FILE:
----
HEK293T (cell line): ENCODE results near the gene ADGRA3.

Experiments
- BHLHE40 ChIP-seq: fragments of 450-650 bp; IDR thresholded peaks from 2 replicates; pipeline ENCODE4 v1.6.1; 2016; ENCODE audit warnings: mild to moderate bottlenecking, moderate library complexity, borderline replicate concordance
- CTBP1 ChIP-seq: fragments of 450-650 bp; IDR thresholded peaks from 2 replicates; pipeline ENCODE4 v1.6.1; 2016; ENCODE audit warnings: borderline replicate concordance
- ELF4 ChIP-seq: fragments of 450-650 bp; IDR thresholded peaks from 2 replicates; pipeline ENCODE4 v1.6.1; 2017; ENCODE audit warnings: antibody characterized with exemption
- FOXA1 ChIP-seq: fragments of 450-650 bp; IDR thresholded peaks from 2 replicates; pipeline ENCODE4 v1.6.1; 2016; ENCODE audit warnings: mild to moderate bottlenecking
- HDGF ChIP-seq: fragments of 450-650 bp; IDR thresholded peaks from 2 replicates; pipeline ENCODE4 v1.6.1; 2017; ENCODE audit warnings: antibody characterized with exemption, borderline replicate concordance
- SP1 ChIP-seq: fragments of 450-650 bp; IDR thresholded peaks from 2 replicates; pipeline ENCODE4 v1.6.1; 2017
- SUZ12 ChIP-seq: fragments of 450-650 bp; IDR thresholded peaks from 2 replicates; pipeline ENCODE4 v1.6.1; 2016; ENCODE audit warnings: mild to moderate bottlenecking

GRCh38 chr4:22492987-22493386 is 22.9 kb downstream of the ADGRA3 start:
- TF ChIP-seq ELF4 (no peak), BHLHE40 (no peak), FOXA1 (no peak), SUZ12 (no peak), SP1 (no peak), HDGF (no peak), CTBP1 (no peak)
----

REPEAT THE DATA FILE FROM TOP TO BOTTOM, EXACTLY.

HEK293T (cell line): ENCODE results near the gene ADGRA3.

Experiments
- BHLHE40 ChIP-seq: fragments of 450-650 bp; IDR thresholded peaks from 2 replicates; pipeline ENCODE4 v1.6.1; 2016; ENCODE audit warnings: mild to moderate bottlenecking, moderate library complexity, borderline replicate concordance
- CTBP1 ChIP-seq: fragments of 450-650 bp; IDR thresholded peaks from 2 replicates; pipeline ENCODE4 v1.6.1; 2016; ENCODE audit warnings: borderline replicate concordance
- ELF4 ChIP-seq: fragments of 450-650 bp; IDR thresholded peaks from 2 replicates; pipeline ENCODE4 v1.6.1; 2017; ENCODE audit warnings: antibody characterized with exemption
- FOXA1 ChIP-seq: fragments of 450-650 bp; IDR thresholded peaks from 2 replicates; pipeline ENCODE4 v1.6.1; 2016; ENCODE audit warnings: mild to moderate bottlenecking
- HDGF ChIP-seq: fragments of 450-650 bp; IDR thresholded peaks from 2 replicates; pipeline ENCODE4 v1.6.1; 2017; ENCODE audit warnings: antibody characterized with exemption, borderline replicate concordance
- SP1 ChIP-seq: fragments of 450-650 bp; IDR thresholded peaks from 2 replicates; pipeline ENCODE4 v1.6.1; 2017
- SUZ12 ChIP-seq: fragments of 450-650 bp; IDR thresholded peaks from 2 replicates; pipeline ENCODE4 v1.6.1; 2016; ENCODE audit warnings: mild to moderate bottlenecking

GRCh38 chr4:22492987-22493386 is 22.9 kb downstream of the ADGRA3 start:
- TF ChIP-seq ELF4 (no peak), BHLHE40 (no peak), FOXA1 (no peak), SUZ12 (no peak), SP1 (no peak), HDGF (no peak), CTBP1 (no peak)